Thank you Daniel, mom, Abby, and Marty. Eric, I won’t presume to speak for Kate, but if you read my piece you’ll note that I’m referring to my own *personally* difficult year. I make no political or social commentary in the piece. I will take a moment to respond to your more general claim about how Christians should respond to suffering, however. It’s true that St. Paul encourages us to give thanks in all circumstances–and I can assure you that I have often done so. However, Scripture gives *many* examples of how humans respond to suffering. Consider King David, beloved by God, who rails against God and calls down brutal, reprehensible curses on his foes, even the children of his enemies. He sounds rather unhinged to me, to be honest. But his suffering is real and he’s responding to it as best he can. Not even the most pious Christian appreciates being lectured on how she should express and deal with her pain. Instead, like Job, we long for our friends to sit with us in sackcloth and ashes–no advice-giving, thanks–and merely wait with us until we are ready to rejoice again. And while it may be true that some of us get a little hysterical or myopic or weepy or what-have-you, I think God can take it. Meister Eckhart reminds us that nothing we say or do–whether good or ill–can harm God or prevent his will from being accomplished. God remains sovereign–there we agree.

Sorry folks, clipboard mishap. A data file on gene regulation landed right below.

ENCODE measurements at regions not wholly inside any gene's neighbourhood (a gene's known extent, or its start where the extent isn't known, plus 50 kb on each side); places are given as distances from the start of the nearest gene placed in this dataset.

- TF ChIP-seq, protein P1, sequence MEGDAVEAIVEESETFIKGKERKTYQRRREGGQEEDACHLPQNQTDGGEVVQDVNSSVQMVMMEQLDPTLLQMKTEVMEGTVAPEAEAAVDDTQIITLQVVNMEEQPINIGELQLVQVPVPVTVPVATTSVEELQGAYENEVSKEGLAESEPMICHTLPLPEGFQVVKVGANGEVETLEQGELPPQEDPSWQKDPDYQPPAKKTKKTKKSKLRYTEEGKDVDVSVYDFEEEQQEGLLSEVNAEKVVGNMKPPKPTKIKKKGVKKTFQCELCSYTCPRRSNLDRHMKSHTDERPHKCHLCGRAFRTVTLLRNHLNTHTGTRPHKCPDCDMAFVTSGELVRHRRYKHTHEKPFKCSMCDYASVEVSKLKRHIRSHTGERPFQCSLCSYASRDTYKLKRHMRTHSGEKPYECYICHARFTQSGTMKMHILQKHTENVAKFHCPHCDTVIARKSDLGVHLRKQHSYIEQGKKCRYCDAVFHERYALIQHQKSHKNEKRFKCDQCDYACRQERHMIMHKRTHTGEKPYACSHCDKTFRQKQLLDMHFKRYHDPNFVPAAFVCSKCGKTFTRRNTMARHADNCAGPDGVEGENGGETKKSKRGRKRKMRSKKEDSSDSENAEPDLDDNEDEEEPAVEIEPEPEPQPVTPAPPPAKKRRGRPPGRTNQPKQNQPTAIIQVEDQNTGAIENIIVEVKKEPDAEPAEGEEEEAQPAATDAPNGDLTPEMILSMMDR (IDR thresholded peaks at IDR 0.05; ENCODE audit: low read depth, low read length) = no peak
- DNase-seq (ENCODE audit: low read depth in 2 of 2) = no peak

• Eric Van Dyken says:

      You actually did more than refer to your own *personally* difficult year. Recall how you began your piece by mentioning how many people were referring to 2017 as a dumpster fire. Your opening sentence: “A good half of my Facebook newsfeed on New Year’s Day was devoted to groanings and lamentations over the dumpster fire that was the Year of Our Lord Two-Thousand and Seventeen.” Then you bracketed your personal observations by concluding with a similar reference: “Perhaps 2018 is another dumpster-fire year”. I did not assign to you those sentiments, but did comment on the broader phenomenon that you introduced. Seems like a fair thing to comment on when you brought it up, no?

      You are assigning to me things I did not comment on. I made no ” general claim about how Christians should respond to suffering”. Not even close, really. Nor did I “lecture” any one on how to deal with their pain. I made no mention of dealing with pain. If you want to interact with what I actually said, feel free. “I think God can take it”. Has anyone suggested otherwise? I certainly haven’t.

    • Eric Van Dyken says: